Science & Technology

Penguin, cormorant population reach record high in Galapagos Islands

Quito, Oct 23 (efe-epa).- The populations of penguins and flightless cormorants of the Galapagos Islands have reached a record high, according to a census released Friday by the authorities of the Ecuadorian archipelago designated a World Heritage Site.

The announcement was made by the Galapagos National Park, an entity of the Ministry of the Environment of Ecuador in charge of protecting the rich biodiversity of this insular region of the southeast Pacific.

The census, carried out by GNP and the Charles Darwin Foundation, based in Galapagos, recorded a notable population increase of both species.

“There are 2,290 flightless cormorants and 1,940 penguins in the main colonies located on the Isabela and Fernandina islands and Marielas islets, in the west of the Galapagos archipelago,” the GNP reported in a statement.

It specified that the Galapagos penguin is the only variety that lives and nests on the equatorial line and “is one of the smallest penguin species in the world, reaching up to 35 centimeters in height.”

The statement added that the Galapagos cormorant (Phalacrocorax harrisi) “lives in a very restricted area and is the only one in the world that lost its ability to fly and developed diving skills.”

Both are considered “threatened” and are included “within the list of endangered species of the International Union for Conservation of Nature,” added the source.

Environment Minister Paulo Proaño said that the increase in the data from this latest census shows “the good health of the population” protected in the archipelago.

The director of the Galapagos National Park, Danny Rueda, explained the positive impact of these figures for the institution.

“The actions of park rangers, technicians and scientists, such as control of introduced species and monitoring, have made it possible to keep penguins and cormorants in healthy populations,” he added.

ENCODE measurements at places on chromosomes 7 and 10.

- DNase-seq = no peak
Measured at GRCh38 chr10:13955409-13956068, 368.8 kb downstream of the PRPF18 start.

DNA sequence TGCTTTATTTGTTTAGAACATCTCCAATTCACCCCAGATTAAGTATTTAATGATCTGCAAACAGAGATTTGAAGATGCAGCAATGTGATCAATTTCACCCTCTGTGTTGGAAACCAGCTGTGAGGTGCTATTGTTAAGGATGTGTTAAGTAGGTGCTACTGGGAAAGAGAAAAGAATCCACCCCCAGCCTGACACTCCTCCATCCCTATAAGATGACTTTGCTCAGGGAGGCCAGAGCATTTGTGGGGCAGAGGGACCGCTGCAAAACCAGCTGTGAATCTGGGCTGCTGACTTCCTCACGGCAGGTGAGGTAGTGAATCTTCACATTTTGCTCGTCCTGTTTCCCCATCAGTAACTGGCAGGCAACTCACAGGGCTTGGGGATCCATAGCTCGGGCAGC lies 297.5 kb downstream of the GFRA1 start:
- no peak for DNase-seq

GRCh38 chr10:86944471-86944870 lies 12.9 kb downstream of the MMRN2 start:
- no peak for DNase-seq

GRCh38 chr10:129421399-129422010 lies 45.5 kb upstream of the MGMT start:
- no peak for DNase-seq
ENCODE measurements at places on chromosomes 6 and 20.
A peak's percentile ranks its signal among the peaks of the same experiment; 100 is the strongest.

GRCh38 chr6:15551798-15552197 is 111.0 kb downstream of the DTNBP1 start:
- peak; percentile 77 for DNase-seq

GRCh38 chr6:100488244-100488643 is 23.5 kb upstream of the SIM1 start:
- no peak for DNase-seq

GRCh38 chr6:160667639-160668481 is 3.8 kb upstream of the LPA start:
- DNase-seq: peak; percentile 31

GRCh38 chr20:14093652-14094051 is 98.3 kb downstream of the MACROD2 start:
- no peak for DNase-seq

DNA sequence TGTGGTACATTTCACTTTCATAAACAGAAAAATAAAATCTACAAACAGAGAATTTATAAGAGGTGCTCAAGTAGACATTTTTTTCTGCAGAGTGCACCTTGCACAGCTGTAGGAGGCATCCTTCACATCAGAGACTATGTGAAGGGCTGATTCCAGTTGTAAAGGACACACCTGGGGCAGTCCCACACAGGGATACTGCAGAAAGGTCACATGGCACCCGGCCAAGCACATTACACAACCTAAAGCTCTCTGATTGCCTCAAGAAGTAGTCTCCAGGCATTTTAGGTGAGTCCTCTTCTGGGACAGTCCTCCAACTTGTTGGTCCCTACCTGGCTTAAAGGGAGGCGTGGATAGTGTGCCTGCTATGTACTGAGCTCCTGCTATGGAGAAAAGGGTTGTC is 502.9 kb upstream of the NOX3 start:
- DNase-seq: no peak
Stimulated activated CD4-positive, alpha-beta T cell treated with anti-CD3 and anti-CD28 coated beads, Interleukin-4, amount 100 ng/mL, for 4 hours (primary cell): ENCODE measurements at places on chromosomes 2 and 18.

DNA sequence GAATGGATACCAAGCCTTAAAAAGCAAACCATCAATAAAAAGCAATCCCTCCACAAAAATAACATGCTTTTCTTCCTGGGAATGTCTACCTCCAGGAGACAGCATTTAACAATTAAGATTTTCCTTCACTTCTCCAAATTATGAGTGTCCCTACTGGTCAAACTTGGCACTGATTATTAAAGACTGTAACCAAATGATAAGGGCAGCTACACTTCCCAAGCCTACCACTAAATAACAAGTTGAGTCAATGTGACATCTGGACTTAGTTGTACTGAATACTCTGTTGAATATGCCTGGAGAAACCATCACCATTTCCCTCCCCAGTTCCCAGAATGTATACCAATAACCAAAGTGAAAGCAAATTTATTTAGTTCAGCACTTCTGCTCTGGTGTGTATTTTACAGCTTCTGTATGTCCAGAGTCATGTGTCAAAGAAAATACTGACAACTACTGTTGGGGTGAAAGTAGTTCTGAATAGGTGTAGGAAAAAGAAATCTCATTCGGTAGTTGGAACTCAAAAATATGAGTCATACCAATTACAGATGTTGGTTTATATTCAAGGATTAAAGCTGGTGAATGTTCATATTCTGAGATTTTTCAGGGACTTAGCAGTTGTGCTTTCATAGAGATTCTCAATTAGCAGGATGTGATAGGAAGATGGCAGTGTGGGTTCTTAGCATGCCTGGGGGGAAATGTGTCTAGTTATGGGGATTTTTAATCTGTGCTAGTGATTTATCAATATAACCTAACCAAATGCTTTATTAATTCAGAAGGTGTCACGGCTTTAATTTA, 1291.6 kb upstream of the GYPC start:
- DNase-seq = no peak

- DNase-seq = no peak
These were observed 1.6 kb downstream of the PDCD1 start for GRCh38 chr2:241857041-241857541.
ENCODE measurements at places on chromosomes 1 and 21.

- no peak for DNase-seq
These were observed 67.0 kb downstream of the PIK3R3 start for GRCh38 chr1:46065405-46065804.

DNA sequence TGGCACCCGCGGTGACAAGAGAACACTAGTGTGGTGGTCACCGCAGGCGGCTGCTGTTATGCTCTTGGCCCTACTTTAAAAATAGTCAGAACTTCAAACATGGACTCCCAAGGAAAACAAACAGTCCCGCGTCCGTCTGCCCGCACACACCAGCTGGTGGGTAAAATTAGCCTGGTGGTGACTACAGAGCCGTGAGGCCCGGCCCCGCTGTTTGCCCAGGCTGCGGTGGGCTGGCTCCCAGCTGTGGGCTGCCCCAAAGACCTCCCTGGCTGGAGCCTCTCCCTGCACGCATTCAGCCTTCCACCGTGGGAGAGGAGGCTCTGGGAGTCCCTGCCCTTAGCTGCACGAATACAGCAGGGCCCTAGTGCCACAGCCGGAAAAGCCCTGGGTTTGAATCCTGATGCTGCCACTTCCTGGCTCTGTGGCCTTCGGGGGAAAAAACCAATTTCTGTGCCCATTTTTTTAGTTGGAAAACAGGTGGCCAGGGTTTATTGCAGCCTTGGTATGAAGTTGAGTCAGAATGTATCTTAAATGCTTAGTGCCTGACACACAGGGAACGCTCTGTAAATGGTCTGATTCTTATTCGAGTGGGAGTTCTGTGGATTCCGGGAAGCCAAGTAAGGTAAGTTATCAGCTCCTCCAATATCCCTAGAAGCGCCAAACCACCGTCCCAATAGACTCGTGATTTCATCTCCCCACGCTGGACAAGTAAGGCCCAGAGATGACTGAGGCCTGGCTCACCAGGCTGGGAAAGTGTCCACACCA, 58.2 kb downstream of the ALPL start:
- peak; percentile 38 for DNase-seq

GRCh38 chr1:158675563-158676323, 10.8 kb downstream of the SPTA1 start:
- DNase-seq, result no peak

Regarding the species that were taken into account for the census assessment, “86 percent of them were adults, both the flightless cormorants and the Galapagos penguins, this value being positive means there is a population of reproductive adults,” said researcher of seabirds of the Charles Darwin Foundation, Gustavo Jiménez.

According to the technicians of the directorate of the GNP, the presence of La Niña, a natural weather event that cools down the waters of the tropical Pacific, “produces a greater outcrop of food.”

If this factor is added to the “absence of disturbances in the nesting areas of these species due to the paralysis of tourist activities during the emergency” due to the coronavirus pandemic, the population number of the species increases, the researcher added.

This Ecuadorian archipelago is made up of 13 large islands, six smaller ones and 42 islets, and due to its rich biodiversity it is considered a natural laboratory that allowed English scientist Charles Darwin to develop his theory on evolution and the natural selection of species.

The Galapagos Islands, which were declared in 1978 a UNESCO Natural Heritage Site for Humanity and owe their name to the large turtles that inhabit them, encompass a land and marine reserve of about 138,000 square kilometers. EFE-EPA

Related Articles

Back to top button